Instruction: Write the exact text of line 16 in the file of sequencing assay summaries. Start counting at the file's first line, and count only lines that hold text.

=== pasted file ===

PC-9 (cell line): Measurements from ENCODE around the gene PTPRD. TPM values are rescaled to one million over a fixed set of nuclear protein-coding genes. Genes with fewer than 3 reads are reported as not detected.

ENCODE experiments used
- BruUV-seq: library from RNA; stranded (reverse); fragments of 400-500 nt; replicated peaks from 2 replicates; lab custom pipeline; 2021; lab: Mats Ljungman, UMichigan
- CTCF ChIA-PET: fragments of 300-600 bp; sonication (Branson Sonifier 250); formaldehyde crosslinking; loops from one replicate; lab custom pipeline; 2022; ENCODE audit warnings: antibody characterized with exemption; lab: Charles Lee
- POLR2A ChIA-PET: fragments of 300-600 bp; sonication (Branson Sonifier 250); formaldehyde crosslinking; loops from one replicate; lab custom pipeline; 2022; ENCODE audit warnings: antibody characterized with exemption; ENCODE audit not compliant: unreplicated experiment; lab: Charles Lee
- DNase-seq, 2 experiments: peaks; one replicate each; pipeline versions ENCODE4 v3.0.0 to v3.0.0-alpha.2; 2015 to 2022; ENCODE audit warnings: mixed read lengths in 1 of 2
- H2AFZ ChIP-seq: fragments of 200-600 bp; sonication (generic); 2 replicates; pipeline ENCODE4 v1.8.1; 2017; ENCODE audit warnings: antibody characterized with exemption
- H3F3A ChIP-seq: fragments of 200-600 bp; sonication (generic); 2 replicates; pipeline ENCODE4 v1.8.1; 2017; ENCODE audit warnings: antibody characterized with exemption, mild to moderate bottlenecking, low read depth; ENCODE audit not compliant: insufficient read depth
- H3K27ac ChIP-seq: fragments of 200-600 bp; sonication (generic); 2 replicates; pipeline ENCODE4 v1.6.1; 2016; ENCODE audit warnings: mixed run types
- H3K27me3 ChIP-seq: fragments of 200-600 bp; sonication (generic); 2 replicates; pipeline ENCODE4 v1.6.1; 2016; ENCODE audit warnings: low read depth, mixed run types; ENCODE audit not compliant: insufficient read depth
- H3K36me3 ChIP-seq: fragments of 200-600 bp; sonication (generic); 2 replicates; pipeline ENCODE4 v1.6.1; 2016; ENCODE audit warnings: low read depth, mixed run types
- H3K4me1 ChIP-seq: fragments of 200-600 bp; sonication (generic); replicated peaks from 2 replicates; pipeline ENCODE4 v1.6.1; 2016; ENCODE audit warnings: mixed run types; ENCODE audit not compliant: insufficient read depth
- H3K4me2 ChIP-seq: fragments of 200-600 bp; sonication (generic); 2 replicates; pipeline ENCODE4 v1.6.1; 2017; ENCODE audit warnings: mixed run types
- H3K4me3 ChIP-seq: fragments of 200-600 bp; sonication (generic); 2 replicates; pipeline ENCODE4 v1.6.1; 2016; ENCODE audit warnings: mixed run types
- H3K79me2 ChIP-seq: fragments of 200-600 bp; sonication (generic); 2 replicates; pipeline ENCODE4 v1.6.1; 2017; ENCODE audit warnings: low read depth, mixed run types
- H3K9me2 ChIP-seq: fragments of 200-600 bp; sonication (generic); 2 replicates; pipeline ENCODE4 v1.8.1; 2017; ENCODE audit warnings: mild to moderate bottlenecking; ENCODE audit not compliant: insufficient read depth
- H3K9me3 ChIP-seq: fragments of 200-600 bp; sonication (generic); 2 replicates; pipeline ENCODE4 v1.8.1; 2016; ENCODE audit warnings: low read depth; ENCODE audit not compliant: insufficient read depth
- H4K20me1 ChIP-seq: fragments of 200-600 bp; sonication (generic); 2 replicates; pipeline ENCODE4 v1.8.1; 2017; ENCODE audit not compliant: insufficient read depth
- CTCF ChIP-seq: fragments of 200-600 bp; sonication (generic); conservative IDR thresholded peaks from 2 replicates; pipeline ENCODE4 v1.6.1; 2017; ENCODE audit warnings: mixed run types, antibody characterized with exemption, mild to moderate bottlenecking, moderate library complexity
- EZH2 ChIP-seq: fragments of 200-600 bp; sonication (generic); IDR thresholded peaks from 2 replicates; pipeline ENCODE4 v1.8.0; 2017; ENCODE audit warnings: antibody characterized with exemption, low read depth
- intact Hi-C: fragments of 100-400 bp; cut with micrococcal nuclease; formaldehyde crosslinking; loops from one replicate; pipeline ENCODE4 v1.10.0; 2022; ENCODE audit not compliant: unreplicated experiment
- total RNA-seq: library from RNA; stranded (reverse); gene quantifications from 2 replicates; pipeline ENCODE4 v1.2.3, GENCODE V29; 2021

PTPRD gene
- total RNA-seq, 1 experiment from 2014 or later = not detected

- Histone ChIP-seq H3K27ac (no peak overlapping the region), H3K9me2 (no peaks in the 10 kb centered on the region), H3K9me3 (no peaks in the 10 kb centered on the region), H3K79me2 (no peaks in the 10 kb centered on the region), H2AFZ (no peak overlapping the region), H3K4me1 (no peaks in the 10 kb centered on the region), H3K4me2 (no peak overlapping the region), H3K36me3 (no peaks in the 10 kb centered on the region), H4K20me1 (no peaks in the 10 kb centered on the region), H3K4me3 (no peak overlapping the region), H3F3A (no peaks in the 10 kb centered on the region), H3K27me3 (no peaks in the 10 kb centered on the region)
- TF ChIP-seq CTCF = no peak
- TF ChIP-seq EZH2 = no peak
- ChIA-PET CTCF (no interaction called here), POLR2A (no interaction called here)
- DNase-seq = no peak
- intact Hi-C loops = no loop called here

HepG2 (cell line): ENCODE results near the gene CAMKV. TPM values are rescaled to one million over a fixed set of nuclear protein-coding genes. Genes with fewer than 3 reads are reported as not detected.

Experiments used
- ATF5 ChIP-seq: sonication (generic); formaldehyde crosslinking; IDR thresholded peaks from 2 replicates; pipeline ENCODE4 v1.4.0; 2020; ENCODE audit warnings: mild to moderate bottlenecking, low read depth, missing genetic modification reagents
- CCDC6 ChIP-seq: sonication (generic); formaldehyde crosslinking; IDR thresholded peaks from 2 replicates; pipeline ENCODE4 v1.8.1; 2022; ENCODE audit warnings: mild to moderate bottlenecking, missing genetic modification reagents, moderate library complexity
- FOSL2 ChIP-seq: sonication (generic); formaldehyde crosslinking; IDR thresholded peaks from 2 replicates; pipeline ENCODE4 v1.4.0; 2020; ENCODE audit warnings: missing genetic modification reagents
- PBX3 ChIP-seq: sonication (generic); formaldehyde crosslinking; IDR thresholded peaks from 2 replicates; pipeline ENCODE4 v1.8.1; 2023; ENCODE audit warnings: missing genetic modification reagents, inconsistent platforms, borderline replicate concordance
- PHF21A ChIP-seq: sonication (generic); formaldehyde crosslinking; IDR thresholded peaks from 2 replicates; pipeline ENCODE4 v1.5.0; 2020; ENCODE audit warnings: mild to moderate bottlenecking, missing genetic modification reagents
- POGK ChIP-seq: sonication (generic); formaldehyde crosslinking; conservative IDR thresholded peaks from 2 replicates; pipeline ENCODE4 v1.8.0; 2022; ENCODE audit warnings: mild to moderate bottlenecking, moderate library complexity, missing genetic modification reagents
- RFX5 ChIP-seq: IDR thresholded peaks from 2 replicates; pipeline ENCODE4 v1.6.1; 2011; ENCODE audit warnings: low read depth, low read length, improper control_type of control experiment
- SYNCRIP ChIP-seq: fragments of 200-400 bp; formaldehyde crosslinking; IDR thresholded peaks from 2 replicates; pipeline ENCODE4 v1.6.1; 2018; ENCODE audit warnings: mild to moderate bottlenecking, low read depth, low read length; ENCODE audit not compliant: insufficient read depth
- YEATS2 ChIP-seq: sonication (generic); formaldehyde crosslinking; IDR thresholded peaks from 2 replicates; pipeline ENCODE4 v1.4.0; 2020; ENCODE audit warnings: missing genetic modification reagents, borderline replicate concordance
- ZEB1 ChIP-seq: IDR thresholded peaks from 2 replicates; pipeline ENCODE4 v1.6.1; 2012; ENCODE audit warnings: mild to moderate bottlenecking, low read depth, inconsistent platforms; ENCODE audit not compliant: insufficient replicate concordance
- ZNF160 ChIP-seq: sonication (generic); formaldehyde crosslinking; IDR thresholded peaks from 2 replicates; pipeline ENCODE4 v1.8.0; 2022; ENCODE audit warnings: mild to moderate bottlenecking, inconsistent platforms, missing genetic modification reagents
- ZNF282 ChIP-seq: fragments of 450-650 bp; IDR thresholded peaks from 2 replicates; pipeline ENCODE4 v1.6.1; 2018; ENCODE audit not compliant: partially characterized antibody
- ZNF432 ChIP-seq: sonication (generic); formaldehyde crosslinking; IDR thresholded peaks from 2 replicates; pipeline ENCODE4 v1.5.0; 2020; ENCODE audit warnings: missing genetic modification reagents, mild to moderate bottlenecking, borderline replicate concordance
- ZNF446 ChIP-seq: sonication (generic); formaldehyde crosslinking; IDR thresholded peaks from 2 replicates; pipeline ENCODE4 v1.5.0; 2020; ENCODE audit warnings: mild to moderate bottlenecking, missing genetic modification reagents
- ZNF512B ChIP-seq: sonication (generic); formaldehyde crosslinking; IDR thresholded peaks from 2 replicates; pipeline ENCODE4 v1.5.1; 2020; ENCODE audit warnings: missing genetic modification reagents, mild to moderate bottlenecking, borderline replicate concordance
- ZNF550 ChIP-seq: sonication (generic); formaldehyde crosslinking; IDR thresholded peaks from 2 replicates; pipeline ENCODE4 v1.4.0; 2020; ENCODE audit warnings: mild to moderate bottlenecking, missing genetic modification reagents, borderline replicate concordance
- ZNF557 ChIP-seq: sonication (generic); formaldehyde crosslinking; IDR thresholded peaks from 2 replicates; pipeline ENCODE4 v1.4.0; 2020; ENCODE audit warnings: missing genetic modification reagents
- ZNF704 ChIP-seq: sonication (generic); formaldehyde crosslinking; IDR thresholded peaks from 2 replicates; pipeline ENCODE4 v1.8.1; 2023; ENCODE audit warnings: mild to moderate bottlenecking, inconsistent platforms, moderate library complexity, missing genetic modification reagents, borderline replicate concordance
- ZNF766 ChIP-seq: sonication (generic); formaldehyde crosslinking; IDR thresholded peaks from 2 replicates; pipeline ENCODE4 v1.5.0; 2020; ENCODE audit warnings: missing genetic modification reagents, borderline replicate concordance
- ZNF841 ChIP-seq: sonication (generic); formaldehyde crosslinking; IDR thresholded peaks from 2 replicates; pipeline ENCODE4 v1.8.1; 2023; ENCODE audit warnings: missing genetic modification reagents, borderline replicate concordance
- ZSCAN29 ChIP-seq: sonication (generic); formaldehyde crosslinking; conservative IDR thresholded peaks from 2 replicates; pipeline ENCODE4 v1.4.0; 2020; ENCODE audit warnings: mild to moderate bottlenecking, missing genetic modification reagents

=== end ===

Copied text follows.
- H3K9me2 ChIP-seq: fragments of 200-600 bp; sonication (generic); 2 replicates; pipeline ENCODE4 v1.8.1; 2017; ENCODE audit warnings: mild to moderate bottlenecking; ENCODE audit not compliant: insufficient read depth